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Joe Wood

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(Redirected from Smoky Joe Wood)

Note: This page links to pitcher Smoky Joe Wood. For the former major league infielder who played in 1943, click here. For his son, who pitched in 1944, click here.

Joe wood 1913.jpg

Joe Wood
(Smoky Joe)

  • Bats Right, Throws Right
  • Height 5' 11", Weight 180 lb.

BR page

Biographical Information[edit]

"Can I throw harder than Joe Wood? Listen, my friend, there's no man alive can throw harder than Smoky Joe Wood." — quote attributed to Walter Johnson, possibly fabricated

Smoky Joe Wood had two fantastic seasons as a pitcher for the Boston Red Sox and then, after an arm injury forced him off the mound, played a number of seasons as an outfielder. Although his best year in the majors was 1912, his name pops up in baseball history as late as 1981.

Wood was a teammate of Babe Ruth, Tris Speaker, and Harry Hooper during his Boston days as a pitcher; he won 34 games in 1912 against only 5 losses and also was the hero of that year's World Series, winning three games. In 1911, he had gone 23-17 with a sparkling 2.02 ERA. At his prime, he was reputed to have one of the best fastballs in baseball. In 1913, he suffered a thumb injury, tried to come back too quickly and hurt his arm badly. He was ineffective in 1913 and 1914, then came back in 1915 to post one more excellent record, 15-5, 1.49 in 25 games. He considered that he was fully healed, and as a result wanted a salary for 1916 reflecting his former status as the game's best pitcher; Sox owner Joe Lannin would have none of this, and as a result Wood sat out the entire season.

In 1917, new Red Sox owner Harry Frazee told Wood to work out a deal with another team if he could, and as a result he sought out the Cleveland Indians, on which his former room-mate Speaker was the big star. He worked out a deal, then, after protracted negotiations, the Indians agreed to pay Boston $ 15,000 for Wood's contract. The Indians thought they had landed a great pitcher, but he only pitched 15 innings in 1917. He apparently hurt his arm again in a 4-3 loss to the New York Yankees on May 26 - his only start and decision of the year - and he sat out the rest of the season hoping to heal.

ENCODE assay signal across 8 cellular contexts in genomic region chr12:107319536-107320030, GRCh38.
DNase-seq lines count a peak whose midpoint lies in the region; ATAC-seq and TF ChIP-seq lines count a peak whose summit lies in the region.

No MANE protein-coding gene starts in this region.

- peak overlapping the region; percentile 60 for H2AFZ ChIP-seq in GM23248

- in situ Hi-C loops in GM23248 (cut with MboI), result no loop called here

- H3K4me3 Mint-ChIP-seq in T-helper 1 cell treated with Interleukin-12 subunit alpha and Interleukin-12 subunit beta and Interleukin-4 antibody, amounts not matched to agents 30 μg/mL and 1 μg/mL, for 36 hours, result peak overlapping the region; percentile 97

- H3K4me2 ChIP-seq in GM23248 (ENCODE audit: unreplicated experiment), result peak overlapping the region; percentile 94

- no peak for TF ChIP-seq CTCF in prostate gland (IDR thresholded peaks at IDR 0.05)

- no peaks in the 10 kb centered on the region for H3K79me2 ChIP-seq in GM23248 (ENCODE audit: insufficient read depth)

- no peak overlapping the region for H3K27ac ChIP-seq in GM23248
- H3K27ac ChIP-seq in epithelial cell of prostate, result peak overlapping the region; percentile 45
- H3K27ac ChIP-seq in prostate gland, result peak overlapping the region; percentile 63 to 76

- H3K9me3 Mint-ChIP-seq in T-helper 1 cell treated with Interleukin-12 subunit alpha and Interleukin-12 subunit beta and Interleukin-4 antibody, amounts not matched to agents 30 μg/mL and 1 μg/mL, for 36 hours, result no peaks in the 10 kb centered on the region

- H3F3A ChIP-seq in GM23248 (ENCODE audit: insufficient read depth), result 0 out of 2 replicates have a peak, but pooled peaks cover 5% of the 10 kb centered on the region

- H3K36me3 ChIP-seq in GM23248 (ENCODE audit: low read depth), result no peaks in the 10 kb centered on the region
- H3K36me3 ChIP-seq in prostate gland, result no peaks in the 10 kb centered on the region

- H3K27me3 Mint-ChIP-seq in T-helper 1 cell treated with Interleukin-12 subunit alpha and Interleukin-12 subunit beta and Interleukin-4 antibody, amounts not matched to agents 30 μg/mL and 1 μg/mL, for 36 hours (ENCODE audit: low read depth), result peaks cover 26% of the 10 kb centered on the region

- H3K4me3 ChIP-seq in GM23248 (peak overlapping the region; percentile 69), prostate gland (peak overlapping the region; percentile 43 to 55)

Joe Wood was unable to pitch effectively in spring training of 1918 but caught a break anyway: the Indians were short of players because of World War I and injuries, and Wood earned a spot as a utility player. On May 24, he had the greatest game of his career, hitting two home runs - still a rare feat in those days - including the game-winner in the 19th inning for a 3-2 win against the Yankees at the Polo Grounds in New York. For good measure, he also robbed Elmer Miller of an extra-base hit against the left-field fence in the bottom of the 9th to send the game into extra innings. That game heralded his conversion to a full time outfielder, and in 119 games, he hit a solid .296 (good for 7th in the league) with 66 RBI (which placed him 5th). In spite of his great performance, his playing time went down over the following years as the Indians had a glut of outfielders, including Speaker, and left-handers Jack Graney and Elmer Smith. Wood was relegated to a platoon role, hitting .255 in 72 games in 1919 and .270 in 61 games in 1920. That year, the Indians won the pennant under manager Speaker, after finishing second the previous two season. Wood played in the 1920 World Series, where he started several games and batted sixth in the order. In 1921, still caught in a numbers' shuffle, he hit .366 in 66 games. He finally got another chance to play regularly in 1922 and hit .297 in 142 games, with 8 home runs and 92 RBI. However he announced his retirement as a player after the season, for reasons that have not been made entirely clear.